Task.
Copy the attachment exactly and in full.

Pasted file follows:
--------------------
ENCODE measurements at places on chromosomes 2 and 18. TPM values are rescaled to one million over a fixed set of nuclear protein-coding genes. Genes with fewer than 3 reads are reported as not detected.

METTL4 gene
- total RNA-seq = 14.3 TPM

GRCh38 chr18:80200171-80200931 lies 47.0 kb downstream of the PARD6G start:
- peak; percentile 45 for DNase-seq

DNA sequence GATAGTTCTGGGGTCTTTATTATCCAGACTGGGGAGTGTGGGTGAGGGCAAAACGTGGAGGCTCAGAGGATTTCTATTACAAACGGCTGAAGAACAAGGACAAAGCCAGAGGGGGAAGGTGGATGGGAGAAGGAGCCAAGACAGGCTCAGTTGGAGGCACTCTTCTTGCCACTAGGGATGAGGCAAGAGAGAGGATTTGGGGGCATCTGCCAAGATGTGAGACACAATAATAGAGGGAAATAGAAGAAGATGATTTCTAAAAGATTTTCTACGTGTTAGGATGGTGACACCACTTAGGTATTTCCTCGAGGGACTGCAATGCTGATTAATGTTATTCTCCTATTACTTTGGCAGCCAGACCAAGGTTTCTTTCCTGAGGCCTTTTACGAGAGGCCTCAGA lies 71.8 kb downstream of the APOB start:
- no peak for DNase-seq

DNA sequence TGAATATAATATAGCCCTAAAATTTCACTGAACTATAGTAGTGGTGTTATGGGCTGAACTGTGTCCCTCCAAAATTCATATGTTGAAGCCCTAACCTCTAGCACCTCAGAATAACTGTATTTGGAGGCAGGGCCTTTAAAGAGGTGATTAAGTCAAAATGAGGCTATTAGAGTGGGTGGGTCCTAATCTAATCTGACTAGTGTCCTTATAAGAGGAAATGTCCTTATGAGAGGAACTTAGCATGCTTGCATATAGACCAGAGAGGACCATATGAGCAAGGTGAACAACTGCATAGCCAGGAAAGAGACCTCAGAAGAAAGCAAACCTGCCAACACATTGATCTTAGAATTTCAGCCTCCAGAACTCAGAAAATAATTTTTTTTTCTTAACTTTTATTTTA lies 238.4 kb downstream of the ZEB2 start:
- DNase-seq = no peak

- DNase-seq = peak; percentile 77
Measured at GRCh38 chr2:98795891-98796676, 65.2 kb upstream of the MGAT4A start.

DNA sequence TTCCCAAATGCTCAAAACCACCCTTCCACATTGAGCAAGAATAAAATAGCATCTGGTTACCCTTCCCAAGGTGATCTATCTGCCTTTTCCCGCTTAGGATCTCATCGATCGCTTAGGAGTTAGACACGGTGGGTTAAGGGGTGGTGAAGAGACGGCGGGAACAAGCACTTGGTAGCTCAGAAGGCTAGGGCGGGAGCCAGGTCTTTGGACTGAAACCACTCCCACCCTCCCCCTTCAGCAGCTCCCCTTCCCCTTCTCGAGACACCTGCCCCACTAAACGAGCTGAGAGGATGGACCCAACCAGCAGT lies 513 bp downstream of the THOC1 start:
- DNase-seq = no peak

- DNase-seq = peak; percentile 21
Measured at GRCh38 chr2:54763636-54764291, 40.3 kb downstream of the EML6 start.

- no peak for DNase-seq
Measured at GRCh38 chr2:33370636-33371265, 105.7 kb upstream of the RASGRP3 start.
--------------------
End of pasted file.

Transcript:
ENCODE measurements at places on chromosomes 2 and 18. TPM values are rescaled to one million over a fixed set of nuclear protein-coding genes. Genes with fewer than 3 reads are reported as not detected.

METTL4 gene
- total RNA-seq = 14.3 TPM

GRCh38 chr18:80200171-80200931 lies 47.0 kb downstream of the PARD6G start:
- peak; percentile 45 for DNase-seq

DNA sequence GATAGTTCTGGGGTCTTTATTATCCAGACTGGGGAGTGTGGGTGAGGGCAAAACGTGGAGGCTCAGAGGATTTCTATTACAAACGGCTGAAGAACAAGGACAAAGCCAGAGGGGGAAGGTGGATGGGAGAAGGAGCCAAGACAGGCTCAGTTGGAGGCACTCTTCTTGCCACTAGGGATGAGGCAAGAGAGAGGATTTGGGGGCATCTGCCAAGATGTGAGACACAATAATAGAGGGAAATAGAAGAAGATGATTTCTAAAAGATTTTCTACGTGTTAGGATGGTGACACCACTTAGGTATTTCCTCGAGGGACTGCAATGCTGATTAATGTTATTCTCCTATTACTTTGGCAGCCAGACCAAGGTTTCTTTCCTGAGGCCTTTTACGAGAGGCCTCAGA lies 71.8 kb downstream of the APOB start:
- no peak for DNase-seq

DNA sequence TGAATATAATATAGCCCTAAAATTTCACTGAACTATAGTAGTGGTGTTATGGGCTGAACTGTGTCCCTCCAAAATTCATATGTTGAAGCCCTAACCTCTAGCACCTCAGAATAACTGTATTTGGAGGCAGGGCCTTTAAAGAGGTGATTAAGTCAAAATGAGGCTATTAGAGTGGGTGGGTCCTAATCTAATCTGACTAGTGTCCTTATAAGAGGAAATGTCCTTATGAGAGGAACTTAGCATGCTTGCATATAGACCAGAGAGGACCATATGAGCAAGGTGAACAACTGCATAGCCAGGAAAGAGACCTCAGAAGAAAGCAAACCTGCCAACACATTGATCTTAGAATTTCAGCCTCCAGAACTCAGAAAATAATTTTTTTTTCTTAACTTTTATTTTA lies 238.4 kb downstream of the ZEB2 start:
- DNase-seq = no peak

- DNase-seq = peak; percentile 77
Measured at GRCh38 chr2:98795891-98796676, 65.2 kb upstream of the MGAT4A start.

DNA sequence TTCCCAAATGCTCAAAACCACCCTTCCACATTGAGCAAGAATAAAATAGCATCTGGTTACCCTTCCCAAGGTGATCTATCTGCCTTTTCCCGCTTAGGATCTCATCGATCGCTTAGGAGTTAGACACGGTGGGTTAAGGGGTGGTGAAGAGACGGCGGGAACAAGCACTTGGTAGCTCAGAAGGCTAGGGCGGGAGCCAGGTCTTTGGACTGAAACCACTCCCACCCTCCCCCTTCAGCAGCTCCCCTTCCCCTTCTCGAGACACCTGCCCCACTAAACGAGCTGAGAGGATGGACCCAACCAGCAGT lies 513 bp downstream of the THOC1 start:
- DNase-seq = no peak

- DNase-seq = peak; percentile 21
Measured at GRCh38 chr2:54763636-54764291, 40.3 kb downstream of the EML6 start.

- no peak for DNase-seq
Measured at GRCh38 chr2:33370636-33371265, 105.7 kb upstream of the RASGRP3 start.